Out of curiosity: At what age does one hand gain "advantage" over the other? When do motor skills start differentiating for arms?
As I preschool teacher I had a couple of students that it was not clear at the beginning of their year as two-year-olds but who were decidedly "handed" by the time they were three. However, most of my kids had established "handedness" before arriving in the "two's" classroom. My guess is that for most it happens sometime in the latter half of the second year of life (or when they are one), but that it can take as long as until age three for some.
I'd imagine (but again, this is a bit of a guess based on anecdote) it takes a little longer for some kids with more "flexibility" in use or have handedness contrary to their main care taker. Kids that are left-handed have been associated with cognitive differences more commonly than those with right-handedness (See here) and a lot of those differences mean atypical development anyway. (don't take this to mean left-handers are behind. I honestly do mean different Many of the kids I had who were labeled as twice exceptional had a challenge and IQ's that put them in the genius category).
The real reason I guess this though is that both kids that didn't have an established hand when entering my class, had right-handed parents but turned out to be left-handers. My father was ambidextrous, but grew up in Alaska before it was a state so teaching standards weren't regulated at all and he had a teacher that beat him every time she saw him pick up the pencil with his left hand (She thought she was beating the devil out of him). Because he is a bit contrarian anyway. The behavior of his teacher, made him practice more with his left hand. so his "handedness" as a lefty- was established when he was in second grade. Before that he could right equally well with both hands, throws better with his right, but golfs and plays tennis better as a "lefty."
Baby center says this develops over time so signs may start showing up around 6-9 months but true handedness won't be concretely known for sure until the child is three.
Years ago I discussed this with someone who was doing neurological research around handedness. She told me they have all these categories for people: right handed for everything, left handed for everything, ambidextrous, right-handed left-footed, different hands for different tasks, and so on, but what her research showed time and again was there were really only two groups: firmly right handed, and everyone else. (This Wikipedia article on sexuality and handedness is an example of work that only considers those two groups.)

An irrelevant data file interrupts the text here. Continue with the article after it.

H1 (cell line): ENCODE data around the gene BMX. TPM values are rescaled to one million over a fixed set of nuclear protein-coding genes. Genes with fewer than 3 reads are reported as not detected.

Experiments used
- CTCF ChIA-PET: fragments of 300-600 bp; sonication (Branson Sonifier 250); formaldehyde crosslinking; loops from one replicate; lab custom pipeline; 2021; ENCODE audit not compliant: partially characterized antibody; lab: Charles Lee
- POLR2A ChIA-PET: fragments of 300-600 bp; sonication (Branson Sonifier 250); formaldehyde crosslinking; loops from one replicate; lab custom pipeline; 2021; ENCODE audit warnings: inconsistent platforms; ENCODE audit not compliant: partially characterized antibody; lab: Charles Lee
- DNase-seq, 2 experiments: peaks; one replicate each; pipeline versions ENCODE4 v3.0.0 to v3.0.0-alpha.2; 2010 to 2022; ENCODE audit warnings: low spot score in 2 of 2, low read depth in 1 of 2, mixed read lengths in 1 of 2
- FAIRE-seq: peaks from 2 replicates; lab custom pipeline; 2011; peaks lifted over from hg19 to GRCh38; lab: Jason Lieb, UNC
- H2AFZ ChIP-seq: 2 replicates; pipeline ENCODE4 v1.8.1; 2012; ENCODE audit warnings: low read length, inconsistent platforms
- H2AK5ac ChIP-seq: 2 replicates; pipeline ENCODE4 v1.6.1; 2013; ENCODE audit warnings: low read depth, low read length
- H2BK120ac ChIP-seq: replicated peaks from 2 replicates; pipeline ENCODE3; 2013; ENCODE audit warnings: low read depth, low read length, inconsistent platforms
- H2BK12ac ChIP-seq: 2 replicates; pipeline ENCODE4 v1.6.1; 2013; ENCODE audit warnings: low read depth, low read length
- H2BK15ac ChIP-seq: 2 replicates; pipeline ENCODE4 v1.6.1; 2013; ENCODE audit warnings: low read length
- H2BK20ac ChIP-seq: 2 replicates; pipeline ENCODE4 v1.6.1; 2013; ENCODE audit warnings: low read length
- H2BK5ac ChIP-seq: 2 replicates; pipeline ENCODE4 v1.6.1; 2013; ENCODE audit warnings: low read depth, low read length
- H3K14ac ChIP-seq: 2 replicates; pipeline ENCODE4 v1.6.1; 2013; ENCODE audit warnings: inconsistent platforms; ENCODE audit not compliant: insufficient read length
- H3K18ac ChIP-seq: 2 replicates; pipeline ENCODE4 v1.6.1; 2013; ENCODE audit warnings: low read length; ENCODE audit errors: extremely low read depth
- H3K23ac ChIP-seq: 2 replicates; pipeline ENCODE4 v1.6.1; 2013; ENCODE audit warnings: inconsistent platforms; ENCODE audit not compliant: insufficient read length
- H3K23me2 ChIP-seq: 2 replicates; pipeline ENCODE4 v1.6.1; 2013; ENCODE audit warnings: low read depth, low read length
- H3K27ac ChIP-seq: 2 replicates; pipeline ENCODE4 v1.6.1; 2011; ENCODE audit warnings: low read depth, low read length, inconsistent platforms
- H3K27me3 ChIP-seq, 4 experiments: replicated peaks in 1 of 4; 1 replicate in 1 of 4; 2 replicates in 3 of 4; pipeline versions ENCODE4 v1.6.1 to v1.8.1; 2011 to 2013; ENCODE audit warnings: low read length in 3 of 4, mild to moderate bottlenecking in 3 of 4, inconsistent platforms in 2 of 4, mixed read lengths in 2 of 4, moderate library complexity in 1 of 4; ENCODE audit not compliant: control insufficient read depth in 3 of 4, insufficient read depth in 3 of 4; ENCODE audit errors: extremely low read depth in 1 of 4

What's more, she had this 20+ question questionnaire that she used to put people into the detailed categories, but she usually knew after just one question. If you ask a firmly right handed person what hand they use for something (brushing teeth, brushing hair, writing, using the mouse, ...) or what foot they step up or down a staircase with, they immediately know. They usually say "right" but even if they say "left" they know. And by and large the not-right-handed people have to think about it, or actually mime the activity and then report the answer.
What I think this means for young children is that if you are firmly right handed, by the age you are allowed to do things yourself (put food in your mouth, brush your teeth, swipe on a tablet or phone) you will have a preferred hand, probably the right, and if you were asked you would know what it was. But if you are one of "the rest" it will not be so clear. You may use different hands for different tasks or even subtasks - some letters are much easier to make with one hand than the other, for example - and may not understand a question like "What hand do you hold your toothbrush in?" To me that question is like "what foot do you walk with?" or "what eye do you read with?"
If you observe that your child is willing to do things with either hand, all you need to do is refrain from telling them what hand to use. This is easy enough for toothbrushing, picking up Cheerios, and tablet swiping. You'll need the practice in case you also need to support ambidextrous or left handed baseball playing, crocheting, guitar playing etc. You can't make someone right handed who isn't (my mother had her left arm tied behind her back in convent school) and not imposing it on them won't make someone less firmly right handed than their brain wiring has done.